As we know that 1st process is an reversible isothermal expansion during this the system is in quasi static equilibrium which helps in increasing the volume of the system but why does the second step ...
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Irreversibility and organisation of trajectories in the phase space

I am currently thinking about the irreversibility paradox. I am not working in this area and my question is certainly not original but I couldn't see it stated in that form yet. I can't grasp how are ...
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Change of entropy of irreversible and reversible processes and cycles

Clausius' theorem states that $$\oint\dfrac{\delta Q}{T}\leq 0,$$ $=$ for reversible cycles and $<$ for irreversible ones. For a cycle with two reversible paths connecting points $a$ and $b$, $$\...
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Reversible processes in thermodynamics [closed]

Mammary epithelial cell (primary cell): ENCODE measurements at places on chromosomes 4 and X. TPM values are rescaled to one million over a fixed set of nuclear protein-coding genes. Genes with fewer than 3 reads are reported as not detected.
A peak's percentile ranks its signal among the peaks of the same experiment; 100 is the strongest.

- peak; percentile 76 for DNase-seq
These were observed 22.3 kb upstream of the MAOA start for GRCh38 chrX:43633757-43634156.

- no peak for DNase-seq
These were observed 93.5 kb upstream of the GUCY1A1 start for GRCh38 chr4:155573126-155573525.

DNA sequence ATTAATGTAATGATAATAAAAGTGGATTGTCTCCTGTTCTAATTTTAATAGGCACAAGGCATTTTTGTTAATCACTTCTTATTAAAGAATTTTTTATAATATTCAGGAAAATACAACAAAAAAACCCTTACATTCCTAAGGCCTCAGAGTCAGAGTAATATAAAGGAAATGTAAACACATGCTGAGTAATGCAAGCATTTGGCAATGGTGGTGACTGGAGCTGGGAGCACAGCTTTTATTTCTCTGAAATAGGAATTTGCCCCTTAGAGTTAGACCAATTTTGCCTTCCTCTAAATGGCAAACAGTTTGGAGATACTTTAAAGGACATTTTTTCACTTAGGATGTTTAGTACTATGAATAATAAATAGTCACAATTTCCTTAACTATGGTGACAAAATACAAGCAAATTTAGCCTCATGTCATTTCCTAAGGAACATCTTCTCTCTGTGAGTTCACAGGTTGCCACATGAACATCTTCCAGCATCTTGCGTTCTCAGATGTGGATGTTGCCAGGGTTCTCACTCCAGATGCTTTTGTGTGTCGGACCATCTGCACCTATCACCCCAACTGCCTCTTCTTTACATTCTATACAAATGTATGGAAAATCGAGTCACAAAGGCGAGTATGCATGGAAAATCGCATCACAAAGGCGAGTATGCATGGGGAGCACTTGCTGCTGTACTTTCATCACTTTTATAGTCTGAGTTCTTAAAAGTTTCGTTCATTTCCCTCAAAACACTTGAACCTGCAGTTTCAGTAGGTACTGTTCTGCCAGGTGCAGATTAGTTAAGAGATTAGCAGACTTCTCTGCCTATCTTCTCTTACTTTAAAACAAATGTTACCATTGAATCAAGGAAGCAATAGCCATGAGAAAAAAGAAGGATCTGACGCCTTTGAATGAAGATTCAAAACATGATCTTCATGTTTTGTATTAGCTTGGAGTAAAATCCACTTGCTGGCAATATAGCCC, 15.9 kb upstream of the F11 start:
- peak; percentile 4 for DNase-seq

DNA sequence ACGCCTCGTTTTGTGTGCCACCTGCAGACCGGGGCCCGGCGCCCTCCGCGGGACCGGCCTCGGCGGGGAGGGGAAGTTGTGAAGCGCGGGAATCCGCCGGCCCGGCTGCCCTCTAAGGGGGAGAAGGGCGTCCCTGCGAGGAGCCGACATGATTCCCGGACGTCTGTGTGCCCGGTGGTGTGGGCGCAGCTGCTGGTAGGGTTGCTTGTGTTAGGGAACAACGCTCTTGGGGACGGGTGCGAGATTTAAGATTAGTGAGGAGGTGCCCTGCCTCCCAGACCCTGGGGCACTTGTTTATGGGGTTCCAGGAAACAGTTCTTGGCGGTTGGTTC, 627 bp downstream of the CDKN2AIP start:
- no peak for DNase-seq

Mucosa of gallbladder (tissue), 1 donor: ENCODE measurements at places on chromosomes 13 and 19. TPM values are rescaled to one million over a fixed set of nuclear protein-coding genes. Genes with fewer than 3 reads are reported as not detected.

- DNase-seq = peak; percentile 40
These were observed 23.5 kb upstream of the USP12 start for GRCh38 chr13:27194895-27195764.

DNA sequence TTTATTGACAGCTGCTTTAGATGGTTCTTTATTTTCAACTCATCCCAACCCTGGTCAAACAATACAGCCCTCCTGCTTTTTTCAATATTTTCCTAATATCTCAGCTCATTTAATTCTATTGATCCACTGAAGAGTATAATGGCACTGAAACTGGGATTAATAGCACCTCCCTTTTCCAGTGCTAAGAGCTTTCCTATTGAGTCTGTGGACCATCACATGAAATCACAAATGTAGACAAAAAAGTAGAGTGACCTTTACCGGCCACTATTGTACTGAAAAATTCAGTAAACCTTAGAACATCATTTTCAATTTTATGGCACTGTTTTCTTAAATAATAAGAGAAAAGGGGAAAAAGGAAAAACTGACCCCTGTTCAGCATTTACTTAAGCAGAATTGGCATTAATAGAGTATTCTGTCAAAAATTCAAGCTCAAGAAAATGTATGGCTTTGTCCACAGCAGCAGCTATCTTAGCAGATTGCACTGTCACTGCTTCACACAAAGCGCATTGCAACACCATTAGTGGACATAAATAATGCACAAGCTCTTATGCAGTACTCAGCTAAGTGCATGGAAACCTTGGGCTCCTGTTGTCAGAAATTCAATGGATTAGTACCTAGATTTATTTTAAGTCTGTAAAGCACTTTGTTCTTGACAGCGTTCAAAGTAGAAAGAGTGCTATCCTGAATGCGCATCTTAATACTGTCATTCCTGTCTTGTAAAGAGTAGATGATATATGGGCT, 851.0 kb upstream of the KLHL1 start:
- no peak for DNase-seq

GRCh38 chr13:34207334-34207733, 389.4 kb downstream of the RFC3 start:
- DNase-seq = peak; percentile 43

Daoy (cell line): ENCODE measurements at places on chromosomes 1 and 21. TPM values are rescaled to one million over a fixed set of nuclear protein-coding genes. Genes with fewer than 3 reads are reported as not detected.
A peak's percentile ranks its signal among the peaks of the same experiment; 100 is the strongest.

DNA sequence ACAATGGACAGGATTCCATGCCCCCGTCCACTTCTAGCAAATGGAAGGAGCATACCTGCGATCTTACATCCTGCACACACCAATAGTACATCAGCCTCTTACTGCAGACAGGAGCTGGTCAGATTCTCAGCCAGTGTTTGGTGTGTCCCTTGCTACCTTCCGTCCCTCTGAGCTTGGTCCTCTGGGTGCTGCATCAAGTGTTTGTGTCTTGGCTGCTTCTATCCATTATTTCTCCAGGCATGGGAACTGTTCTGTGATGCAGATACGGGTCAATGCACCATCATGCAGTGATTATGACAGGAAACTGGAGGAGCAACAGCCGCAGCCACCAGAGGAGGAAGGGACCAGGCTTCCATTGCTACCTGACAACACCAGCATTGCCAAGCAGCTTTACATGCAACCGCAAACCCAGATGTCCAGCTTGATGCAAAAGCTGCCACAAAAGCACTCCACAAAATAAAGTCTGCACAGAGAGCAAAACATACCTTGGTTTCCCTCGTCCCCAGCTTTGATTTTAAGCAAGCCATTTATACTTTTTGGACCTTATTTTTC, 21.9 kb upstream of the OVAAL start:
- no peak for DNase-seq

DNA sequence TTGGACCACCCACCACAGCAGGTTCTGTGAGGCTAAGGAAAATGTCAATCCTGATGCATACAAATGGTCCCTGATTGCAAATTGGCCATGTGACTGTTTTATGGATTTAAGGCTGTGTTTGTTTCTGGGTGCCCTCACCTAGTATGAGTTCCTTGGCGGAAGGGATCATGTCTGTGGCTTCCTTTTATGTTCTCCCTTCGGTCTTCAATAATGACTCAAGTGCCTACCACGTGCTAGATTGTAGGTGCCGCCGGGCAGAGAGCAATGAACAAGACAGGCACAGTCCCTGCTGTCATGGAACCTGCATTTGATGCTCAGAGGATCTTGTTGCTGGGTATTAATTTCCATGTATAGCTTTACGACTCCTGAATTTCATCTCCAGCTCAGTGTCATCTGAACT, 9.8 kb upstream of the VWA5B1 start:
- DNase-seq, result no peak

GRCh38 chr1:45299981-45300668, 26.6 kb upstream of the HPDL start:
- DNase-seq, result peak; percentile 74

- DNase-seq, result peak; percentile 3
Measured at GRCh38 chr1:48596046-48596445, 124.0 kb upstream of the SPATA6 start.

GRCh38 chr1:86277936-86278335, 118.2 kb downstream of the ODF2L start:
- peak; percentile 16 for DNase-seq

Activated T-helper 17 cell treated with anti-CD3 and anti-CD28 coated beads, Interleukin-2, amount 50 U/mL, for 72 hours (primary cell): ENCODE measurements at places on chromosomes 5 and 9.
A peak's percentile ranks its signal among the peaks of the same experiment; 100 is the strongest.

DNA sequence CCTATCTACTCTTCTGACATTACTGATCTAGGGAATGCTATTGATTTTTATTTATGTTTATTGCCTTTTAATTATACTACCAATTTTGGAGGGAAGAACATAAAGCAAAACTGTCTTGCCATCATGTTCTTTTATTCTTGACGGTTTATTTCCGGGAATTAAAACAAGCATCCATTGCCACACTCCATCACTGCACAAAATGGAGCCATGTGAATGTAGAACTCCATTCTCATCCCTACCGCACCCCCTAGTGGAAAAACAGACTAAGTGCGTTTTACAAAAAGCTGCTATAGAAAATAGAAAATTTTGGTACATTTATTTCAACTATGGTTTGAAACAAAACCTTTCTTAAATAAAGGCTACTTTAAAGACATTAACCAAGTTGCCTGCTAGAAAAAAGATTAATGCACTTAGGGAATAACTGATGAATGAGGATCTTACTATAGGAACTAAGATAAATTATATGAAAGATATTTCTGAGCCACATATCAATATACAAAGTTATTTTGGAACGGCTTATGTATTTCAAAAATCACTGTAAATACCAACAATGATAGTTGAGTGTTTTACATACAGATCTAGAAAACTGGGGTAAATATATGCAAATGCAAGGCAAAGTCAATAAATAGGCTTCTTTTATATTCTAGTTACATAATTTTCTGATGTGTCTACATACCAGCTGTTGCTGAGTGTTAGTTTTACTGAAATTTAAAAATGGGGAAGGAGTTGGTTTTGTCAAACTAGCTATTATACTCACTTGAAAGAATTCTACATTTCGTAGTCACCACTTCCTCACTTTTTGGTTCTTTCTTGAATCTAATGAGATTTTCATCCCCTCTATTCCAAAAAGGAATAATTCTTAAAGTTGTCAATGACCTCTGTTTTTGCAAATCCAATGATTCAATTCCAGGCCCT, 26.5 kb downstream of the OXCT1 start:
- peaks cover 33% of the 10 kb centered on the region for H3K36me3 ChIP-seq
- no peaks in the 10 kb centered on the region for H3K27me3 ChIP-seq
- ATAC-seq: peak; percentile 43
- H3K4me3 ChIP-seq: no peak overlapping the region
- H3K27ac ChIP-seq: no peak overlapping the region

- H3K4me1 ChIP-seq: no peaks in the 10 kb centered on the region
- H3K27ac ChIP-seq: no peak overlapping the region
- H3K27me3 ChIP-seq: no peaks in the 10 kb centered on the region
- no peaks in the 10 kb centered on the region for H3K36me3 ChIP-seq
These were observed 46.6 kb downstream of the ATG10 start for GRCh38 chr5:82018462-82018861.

These are a few basic questions of mine in thermodynamics whose answer I can't find anywhere. $1$. How does a quasi static process serve the purpose of thermodynamic equilibrium?A quasi static process ...
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Asymmetry when $t\rightarrow -t$ [duplicate]

If we consider the equation of critical damping $$x=(a+bt)e^{-ct}$$ then the graph is However, it is asymmetric for positive and negative time values. I have an intuition that this should be the case ...
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Container divided by adiabatic wall with mass and friction: why is it a quasi-static process?

Thanks to the help of @ChetMiller, the following fact is essentially concluded in this thread. Consider a rigid, thermally isolated container divided by a massless barrier parallel to its base into ...
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Container divided by frictionless adiabatic wall: reversible or irreversible process?

I have encountered an issue in the following physical situation. Consider a rigid, thermally insulated container divided by a barrier parallel to its base into two parts, left and right, each ...
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Validity of the equation $dQ=CdT$ in different cases

I know this question may be too simple so I apologise for that but nonetheless very necessary. In my class we have defined the heat as $$\delta Q=CdT$$ with $C$ the heat capacity, but I'm unsure if it ...